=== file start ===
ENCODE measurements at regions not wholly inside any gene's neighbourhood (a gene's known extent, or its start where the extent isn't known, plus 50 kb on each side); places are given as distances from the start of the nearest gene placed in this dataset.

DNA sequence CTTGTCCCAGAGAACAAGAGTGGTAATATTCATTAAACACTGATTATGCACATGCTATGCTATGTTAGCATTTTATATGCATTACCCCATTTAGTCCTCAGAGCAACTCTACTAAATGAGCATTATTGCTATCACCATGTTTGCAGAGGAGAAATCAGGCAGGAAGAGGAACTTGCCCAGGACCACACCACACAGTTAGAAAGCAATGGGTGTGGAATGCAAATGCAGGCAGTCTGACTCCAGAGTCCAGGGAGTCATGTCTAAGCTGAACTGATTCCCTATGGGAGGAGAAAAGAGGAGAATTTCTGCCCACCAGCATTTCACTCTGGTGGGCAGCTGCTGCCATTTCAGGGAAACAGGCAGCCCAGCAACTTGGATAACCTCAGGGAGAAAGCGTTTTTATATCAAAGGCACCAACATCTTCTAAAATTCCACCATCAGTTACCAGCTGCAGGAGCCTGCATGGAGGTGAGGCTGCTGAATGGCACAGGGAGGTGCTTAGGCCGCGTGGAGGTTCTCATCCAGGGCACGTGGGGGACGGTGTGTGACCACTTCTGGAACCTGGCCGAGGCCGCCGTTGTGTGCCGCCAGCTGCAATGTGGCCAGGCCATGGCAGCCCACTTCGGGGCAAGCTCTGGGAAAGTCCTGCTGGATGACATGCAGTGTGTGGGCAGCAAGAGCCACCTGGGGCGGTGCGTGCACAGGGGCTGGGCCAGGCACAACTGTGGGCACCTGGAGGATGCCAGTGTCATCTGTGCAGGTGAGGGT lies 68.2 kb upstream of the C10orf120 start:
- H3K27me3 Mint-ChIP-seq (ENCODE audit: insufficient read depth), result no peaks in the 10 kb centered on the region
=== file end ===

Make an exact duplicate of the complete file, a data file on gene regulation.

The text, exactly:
ENCODE measurements at regions not wholly inside any gene's neighbourhood (a gene's known extent, or its start where the extent isn't known, plus 50 kb on each side); places are given as distances from the start of the nearest gene placed in this dataset.

DNA sequence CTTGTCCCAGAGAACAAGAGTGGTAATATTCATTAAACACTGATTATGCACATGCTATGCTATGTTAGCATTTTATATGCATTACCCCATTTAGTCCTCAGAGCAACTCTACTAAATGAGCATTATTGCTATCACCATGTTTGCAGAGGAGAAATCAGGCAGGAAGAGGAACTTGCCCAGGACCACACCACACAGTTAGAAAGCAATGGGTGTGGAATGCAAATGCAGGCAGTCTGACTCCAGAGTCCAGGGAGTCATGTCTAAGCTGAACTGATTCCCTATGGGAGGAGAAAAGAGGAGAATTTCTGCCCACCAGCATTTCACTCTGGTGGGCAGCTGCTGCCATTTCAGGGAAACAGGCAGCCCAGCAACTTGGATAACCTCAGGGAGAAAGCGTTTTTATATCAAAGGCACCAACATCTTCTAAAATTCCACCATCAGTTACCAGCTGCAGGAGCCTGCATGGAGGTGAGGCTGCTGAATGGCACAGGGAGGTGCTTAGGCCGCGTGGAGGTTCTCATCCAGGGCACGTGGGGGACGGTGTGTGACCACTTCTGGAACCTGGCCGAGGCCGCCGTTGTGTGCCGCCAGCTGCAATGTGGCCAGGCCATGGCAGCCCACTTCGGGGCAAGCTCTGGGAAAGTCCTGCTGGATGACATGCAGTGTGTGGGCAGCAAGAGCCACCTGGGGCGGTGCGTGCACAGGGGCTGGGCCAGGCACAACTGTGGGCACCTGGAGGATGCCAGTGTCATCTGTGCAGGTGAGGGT lies 68.2 kb upstream of the C10orf120 start:
- H3K27me3 Mint-ChIP-seq (ENCODE audit: insufficient read depth), result no peaks in the 10 kb centered on the region